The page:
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2 thoughts on “How Running The Ladakh Marathon Changed My Life Forever

  1. Hey buddy!

    A very inspiring article and a commendable feat indeed.

    Im planning to give ladakh zendurace full marathon a shot this year (in about two weeks from now), and im reaching out to you for a little advice. Youve been there (marathon at such a height) and that lends a lot of credibility to your voice. Therefore asking you for suggestion…

    I’m one full marathon and 4 half marathons old. All road races run in planes like delhi and ncr. Though ive been to ladakh two years ago and i have an idea about the need for acclematisation etc, but i didnt runt there at all.

    I ran a half marathon in gurgaon last month (a trail race). Since then, ive not been running everyday, but doing about 25-30k on an average per week, mostly doing 10-12k runs.

    I have no idea how much more difficult the conditions are going to be.

    Questions for you:
    1. Is training 25-30k per week too less for such a race?
    2. Am i being too ambitious in thinking i can nail a full marathon up there? Like are the conditions really 20x more difficult?
    3. Should i consider a half marathon? Which im sure i will complete, but will also be much less on satisfaction levels.

    PS: I really really want to run the full marathon. I feel with a little training that im doing, little sweat and blood, and tons od determination and willpower i can manage to get to the finish line.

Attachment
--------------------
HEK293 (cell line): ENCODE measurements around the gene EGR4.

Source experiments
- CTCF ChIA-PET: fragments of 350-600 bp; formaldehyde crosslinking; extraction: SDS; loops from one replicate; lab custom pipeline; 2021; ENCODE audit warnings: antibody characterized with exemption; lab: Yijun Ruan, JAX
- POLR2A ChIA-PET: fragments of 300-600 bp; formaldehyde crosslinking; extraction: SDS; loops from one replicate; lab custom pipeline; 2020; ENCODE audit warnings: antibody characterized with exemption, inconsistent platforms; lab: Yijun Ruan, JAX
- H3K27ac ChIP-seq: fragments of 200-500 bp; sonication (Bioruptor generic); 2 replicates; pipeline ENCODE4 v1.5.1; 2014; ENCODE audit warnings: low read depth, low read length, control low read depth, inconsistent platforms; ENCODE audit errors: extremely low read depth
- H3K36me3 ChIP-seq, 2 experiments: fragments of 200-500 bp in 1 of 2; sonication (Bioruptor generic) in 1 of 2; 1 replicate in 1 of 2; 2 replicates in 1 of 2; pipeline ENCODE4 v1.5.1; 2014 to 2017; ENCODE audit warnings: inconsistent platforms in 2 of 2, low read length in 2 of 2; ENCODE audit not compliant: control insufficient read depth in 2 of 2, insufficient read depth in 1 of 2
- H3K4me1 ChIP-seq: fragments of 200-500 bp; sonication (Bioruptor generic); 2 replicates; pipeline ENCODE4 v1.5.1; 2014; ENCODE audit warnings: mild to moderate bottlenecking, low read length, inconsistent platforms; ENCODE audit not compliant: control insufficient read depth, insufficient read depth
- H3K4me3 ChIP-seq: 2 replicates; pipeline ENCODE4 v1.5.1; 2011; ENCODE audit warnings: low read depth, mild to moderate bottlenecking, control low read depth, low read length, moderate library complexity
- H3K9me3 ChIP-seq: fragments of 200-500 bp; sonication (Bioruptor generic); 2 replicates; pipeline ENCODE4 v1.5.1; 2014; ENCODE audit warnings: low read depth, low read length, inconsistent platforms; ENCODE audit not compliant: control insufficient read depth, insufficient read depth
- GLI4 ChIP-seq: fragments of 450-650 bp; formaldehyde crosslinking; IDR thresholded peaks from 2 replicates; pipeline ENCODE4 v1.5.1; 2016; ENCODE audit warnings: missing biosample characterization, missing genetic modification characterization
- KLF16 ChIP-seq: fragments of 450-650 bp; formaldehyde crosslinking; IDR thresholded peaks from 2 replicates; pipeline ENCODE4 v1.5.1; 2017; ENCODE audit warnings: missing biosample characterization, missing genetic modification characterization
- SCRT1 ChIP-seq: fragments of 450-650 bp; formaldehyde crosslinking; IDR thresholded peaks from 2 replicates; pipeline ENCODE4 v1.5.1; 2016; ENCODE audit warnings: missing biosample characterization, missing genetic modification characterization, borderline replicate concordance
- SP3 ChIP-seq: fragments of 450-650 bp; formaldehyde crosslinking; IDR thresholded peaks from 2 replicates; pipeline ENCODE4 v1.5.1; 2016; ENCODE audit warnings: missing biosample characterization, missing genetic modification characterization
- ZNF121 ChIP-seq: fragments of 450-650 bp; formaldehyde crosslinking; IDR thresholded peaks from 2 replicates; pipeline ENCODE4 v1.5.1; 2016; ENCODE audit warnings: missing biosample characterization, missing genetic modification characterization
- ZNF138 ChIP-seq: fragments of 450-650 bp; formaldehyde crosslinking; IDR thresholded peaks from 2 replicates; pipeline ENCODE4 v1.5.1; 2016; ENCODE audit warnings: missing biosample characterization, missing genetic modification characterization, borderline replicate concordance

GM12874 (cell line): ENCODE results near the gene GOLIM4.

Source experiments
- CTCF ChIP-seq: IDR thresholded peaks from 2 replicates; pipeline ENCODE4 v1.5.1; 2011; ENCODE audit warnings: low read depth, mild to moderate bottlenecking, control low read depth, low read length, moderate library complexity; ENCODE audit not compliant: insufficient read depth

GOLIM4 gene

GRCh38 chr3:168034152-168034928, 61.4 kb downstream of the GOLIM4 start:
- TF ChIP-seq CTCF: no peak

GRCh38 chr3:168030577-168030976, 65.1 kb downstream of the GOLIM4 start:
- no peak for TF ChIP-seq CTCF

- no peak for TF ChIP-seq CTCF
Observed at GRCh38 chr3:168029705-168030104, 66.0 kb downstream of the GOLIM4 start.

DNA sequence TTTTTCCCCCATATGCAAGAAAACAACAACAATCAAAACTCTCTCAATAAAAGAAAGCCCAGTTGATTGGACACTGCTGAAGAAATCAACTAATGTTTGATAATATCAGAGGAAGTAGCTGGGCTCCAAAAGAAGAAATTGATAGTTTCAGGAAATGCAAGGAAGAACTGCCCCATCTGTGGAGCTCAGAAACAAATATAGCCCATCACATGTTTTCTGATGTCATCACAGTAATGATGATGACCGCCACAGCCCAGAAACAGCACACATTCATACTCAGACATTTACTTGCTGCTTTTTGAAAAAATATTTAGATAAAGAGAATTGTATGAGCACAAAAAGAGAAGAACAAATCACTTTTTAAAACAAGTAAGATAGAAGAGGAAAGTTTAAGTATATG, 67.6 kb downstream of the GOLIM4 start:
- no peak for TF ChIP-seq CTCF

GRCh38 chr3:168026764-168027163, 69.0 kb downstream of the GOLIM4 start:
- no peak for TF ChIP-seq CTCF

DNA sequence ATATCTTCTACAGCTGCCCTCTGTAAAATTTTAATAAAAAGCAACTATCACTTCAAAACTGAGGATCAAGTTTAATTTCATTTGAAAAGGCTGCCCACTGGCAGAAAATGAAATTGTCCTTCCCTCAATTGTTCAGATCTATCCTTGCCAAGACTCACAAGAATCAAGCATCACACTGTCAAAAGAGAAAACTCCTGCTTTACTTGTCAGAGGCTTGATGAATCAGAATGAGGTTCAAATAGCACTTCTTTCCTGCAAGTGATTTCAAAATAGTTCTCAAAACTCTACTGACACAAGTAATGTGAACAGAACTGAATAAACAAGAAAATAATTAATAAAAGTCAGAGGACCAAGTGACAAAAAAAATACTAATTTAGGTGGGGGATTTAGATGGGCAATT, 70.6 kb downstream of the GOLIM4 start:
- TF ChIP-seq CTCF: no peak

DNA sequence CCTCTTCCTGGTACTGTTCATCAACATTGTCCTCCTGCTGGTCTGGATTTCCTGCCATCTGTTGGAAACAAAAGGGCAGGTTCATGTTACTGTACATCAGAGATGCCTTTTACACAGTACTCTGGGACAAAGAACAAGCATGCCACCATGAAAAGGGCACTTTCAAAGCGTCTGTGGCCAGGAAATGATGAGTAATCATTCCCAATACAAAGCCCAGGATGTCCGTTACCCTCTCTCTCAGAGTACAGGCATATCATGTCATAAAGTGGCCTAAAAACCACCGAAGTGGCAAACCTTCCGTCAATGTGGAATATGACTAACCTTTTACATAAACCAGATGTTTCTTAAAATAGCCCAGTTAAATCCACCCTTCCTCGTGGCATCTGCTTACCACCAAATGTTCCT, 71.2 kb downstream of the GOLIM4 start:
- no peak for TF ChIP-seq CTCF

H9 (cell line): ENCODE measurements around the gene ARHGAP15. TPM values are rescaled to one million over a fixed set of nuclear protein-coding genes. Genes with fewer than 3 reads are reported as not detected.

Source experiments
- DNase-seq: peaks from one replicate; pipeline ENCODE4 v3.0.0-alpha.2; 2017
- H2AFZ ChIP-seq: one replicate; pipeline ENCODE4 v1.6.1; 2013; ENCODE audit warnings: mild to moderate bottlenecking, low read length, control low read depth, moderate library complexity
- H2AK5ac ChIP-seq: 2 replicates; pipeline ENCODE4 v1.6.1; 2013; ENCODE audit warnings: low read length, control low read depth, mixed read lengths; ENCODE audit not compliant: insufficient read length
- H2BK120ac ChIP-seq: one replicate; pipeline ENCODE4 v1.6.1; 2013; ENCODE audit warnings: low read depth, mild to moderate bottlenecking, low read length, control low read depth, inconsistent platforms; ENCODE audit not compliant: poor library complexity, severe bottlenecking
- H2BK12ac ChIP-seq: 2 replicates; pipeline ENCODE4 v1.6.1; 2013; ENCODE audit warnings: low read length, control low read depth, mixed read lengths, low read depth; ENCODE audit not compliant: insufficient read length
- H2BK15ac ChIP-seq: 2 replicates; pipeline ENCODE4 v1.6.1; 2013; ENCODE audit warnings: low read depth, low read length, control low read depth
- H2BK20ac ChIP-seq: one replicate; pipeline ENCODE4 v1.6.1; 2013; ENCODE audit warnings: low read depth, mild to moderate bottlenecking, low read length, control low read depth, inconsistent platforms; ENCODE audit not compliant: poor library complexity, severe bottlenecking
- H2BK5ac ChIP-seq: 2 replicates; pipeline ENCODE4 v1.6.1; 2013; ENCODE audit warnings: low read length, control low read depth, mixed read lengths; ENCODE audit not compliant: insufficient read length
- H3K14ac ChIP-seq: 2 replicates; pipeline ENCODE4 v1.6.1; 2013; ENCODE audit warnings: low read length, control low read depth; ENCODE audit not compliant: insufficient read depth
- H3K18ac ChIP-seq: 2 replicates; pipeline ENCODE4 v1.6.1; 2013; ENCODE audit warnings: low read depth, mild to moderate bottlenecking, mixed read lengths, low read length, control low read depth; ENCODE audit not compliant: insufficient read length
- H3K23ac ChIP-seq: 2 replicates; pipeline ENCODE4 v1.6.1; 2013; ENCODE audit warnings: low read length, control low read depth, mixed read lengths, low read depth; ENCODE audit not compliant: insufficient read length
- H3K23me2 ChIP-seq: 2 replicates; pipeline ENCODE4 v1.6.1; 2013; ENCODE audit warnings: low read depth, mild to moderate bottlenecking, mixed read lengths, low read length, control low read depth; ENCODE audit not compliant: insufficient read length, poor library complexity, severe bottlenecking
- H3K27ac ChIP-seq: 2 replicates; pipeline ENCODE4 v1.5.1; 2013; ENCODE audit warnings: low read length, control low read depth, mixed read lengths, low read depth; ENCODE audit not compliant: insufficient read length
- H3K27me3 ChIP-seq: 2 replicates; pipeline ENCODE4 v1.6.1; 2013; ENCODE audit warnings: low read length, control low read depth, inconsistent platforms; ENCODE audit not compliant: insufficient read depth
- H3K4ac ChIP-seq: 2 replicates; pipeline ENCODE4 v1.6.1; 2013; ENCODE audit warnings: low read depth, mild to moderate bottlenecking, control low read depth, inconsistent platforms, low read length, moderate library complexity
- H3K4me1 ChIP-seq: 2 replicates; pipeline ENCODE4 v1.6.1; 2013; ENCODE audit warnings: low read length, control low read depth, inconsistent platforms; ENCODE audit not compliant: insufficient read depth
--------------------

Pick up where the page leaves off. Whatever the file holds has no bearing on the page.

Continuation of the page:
What do you reckon senior?
    I can discuss this over the phone if you prefer not to type.

    Thanks much in anticipation.

    Warm regards
    Vipin Sharma

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    1. Hi Vipin,
      Am sorry for the delayed response was travelling in no network regions. First of all clearing all the air this was my first marathon and yes it was a high altitude marathon. I say if you have the will to complete anything you can do it. Answering your questions below
      1.I was training for 50 km running per week followed by swimming and cycling for 2 days.

      2.No you are not, just don’t stress yourself, give ample time to acclimatize and practice in the terrain for a long time, I gave myself 15 days training in the same terrain where the marathon was supposed to take place. It may look tough but I really cant comment for the full marathon, but the half was not really tough, we were running on tarmac, the race starts at shanty stupa and goes down towards chanspa then on the fire and fury road and all the way to the airport and back up towards chonglosmar. The entire route is tarmac with a few bad patches but not really bad, there is a mix of gradual uphill and downhill, but its fun. The tempo is high with all the runners and audience boosting your moral. Ill say if I can nail a half marathon there for the first time, a regular runner surely can do it.

      3.Go for the big one, there is no harm in failure and there is always a next time.

      feel free to call me anytime at 987-193-8631

      Like